Healthy Air

Colorado’s Front Range got lucky with fewer ozone days in 2023

More action needed to reliably protect public health from harmful air pollution

Clean air

Haze visible over downtown Denver as seen from Red Rocks.

How many ozone alert days did Colorado have in summer 2023?

It’s true that the Front Range experienced fewer ozone alert days during the May 31-Aug. 31 ozone season in 2023 than in recent years — 37 alerts, which was the lowest since 2019. But that still meant 26 days when ozone concentrations in our air exceeded Clean Air Act standards, or 28 percent of the time.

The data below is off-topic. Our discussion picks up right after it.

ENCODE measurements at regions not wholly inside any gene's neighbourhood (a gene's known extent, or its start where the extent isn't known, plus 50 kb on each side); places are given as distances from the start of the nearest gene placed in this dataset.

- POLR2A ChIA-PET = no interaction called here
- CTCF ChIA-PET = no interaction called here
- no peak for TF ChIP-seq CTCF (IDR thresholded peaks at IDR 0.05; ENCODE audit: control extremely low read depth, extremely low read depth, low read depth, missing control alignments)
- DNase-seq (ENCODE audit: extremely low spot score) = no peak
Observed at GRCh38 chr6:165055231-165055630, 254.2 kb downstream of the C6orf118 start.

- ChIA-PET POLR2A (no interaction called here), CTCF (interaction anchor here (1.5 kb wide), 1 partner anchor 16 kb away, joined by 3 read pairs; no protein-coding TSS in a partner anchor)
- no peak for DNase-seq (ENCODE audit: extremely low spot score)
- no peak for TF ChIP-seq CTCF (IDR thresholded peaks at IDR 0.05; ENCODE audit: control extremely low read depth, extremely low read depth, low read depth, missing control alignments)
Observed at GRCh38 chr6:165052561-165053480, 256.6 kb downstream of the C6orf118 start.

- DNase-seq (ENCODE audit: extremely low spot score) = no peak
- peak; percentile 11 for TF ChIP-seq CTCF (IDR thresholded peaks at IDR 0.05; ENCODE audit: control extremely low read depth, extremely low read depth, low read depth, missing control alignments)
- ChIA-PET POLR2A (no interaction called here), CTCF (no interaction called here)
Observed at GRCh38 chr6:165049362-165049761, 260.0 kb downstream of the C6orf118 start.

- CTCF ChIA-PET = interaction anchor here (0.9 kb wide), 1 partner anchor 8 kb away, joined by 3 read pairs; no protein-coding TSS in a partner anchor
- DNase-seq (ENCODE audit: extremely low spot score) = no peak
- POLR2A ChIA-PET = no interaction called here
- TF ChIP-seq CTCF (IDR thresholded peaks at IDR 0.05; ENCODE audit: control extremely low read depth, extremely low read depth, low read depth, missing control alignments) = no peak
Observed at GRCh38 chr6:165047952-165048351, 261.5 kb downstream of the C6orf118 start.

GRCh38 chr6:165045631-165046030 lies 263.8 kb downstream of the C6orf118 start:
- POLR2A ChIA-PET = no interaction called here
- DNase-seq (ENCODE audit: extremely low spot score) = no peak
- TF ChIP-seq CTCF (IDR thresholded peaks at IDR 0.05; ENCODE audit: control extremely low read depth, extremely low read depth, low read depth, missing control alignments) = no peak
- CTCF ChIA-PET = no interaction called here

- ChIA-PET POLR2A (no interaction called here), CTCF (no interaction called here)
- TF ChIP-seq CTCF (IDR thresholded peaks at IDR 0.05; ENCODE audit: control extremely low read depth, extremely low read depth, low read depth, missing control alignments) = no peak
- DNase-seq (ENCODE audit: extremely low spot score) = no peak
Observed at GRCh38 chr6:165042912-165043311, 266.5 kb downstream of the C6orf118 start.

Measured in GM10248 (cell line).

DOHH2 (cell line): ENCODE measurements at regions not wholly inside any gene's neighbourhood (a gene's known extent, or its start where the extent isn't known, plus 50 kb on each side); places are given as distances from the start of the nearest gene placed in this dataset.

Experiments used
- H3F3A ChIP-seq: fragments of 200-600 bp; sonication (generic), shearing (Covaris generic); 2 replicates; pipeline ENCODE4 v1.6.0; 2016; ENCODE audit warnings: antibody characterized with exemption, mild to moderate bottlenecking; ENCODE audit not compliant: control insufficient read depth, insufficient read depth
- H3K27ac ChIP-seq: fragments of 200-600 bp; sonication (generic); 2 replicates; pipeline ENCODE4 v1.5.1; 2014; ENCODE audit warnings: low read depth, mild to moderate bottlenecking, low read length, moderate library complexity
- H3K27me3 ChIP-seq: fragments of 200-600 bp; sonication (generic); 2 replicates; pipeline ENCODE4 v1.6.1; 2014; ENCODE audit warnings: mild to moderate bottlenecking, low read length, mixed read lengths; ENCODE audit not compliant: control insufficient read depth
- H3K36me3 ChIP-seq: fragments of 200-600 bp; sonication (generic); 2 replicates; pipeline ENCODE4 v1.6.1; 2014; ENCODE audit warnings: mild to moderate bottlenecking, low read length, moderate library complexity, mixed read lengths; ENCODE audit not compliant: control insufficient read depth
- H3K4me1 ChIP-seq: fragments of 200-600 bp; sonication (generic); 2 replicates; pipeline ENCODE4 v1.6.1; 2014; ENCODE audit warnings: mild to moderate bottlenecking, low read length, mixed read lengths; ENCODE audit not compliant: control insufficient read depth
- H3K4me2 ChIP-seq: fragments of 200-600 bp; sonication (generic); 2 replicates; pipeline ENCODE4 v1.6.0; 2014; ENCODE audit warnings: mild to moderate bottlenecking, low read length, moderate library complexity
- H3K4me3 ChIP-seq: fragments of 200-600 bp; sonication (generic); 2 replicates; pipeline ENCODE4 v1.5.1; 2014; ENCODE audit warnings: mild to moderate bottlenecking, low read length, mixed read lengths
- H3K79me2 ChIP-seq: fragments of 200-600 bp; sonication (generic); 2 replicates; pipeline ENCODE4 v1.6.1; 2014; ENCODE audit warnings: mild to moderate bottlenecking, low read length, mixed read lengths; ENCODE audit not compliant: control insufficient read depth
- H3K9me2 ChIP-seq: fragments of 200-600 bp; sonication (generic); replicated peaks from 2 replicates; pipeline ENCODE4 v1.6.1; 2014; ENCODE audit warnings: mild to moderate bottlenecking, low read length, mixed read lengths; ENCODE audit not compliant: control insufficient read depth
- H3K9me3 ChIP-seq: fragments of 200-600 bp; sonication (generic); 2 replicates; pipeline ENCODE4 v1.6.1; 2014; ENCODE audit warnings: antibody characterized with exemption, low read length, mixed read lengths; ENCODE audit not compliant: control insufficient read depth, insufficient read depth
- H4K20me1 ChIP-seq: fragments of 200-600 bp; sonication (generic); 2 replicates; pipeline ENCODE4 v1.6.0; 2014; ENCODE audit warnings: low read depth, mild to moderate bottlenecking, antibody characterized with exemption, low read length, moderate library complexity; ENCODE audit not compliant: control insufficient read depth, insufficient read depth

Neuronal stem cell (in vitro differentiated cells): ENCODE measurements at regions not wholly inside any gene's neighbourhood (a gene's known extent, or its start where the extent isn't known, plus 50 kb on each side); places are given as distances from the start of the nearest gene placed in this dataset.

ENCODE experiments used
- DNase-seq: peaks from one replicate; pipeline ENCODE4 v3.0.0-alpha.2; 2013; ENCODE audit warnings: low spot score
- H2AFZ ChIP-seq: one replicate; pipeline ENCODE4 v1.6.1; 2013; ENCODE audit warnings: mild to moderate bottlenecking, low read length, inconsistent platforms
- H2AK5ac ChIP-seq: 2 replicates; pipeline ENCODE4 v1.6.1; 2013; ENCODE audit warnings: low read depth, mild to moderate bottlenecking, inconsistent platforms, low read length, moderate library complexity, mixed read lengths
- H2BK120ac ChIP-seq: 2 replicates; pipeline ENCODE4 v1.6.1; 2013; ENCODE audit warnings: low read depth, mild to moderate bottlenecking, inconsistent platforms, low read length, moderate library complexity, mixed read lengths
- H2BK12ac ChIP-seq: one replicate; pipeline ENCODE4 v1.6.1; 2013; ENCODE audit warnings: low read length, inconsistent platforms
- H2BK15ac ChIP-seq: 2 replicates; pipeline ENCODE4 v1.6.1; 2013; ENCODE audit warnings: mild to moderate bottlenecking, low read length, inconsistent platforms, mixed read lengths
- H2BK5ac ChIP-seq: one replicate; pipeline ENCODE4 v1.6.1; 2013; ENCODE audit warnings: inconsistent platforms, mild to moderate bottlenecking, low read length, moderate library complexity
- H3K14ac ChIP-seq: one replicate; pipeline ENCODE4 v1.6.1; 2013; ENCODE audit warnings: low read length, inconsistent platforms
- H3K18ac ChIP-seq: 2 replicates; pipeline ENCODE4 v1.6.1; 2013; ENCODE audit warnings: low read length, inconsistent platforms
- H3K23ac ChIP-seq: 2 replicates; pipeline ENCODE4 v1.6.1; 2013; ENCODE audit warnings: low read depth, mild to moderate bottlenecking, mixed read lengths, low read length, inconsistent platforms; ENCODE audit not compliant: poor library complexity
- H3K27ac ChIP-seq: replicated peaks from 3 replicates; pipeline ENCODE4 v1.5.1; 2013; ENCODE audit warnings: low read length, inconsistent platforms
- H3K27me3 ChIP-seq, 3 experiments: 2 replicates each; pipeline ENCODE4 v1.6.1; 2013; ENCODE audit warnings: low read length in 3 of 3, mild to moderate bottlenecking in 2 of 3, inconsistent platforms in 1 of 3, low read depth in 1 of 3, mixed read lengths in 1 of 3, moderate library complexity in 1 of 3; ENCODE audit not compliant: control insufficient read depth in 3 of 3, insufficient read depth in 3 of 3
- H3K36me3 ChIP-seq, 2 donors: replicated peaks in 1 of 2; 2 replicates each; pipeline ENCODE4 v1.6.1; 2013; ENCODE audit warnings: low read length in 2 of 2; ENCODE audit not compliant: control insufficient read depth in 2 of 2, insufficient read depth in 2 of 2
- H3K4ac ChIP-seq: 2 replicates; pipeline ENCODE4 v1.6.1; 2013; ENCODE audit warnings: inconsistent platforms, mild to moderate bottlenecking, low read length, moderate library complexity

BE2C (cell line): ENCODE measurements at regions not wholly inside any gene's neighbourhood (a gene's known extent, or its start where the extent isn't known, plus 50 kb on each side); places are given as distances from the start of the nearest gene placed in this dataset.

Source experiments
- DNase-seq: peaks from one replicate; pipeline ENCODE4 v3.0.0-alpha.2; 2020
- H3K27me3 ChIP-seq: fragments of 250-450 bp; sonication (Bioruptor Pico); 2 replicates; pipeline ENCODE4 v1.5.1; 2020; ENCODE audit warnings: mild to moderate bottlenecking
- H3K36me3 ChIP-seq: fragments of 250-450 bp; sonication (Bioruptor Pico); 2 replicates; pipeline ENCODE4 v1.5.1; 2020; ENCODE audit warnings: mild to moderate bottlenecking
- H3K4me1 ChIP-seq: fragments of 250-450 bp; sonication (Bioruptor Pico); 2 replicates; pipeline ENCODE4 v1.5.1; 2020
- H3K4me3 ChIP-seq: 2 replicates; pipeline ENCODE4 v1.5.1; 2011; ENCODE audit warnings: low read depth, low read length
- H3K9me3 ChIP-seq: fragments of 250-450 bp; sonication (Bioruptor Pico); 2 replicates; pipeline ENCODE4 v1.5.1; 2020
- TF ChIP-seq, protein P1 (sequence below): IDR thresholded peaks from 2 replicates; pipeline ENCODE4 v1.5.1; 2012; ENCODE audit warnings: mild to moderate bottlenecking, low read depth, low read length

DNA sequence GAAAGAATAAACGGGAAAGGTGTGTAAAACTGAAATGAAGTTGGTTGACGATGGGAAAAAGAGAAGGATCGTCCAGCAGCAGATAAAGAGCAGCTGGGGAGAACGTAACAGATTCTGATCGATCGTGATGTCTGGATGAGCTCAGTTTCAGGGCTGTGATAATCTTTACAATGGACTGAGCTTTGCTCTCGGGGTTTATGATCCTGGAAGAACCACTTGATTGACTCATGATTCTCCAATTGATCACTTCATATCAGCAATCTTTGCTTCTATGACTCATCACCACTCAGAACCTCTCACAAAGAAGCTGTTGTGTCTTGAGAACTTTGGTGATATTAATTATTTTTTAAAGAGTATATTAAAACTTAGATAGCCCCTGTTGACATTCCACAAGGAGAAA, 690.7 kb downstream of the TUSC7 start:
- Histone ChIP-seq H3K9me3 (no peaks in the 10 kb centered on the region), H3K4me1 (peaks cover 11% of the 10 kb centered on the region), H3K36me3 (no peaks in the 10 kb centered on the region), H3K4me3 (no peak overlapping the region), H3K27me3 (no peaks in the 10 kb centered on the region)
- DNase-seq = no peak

Steps aimed at cutting the emissions that form ground-level ozone, such as free ozone season transit and encouraging Coloradans to shift away from highly-polluting gas-powered lawn equipment, may be starting to have an impact. But it was also an unseasonably wet and cool summer on the Front Range, which meant less opportunity for ozone concentrations to spike to unhealthy levels since ozone forms in the presence of sunlight and the chemical reaction occurs more quickly at higher temperatures.

Exposure to elevated ozone levels can cause harmful health effects including lung damage, worsening of existing respiratory conditions such as asthma, and even cardiovascular disease.

In a Denver Post article, CoPIRG Clean Air Advocate Kirsten Schatz offered this commentaray:

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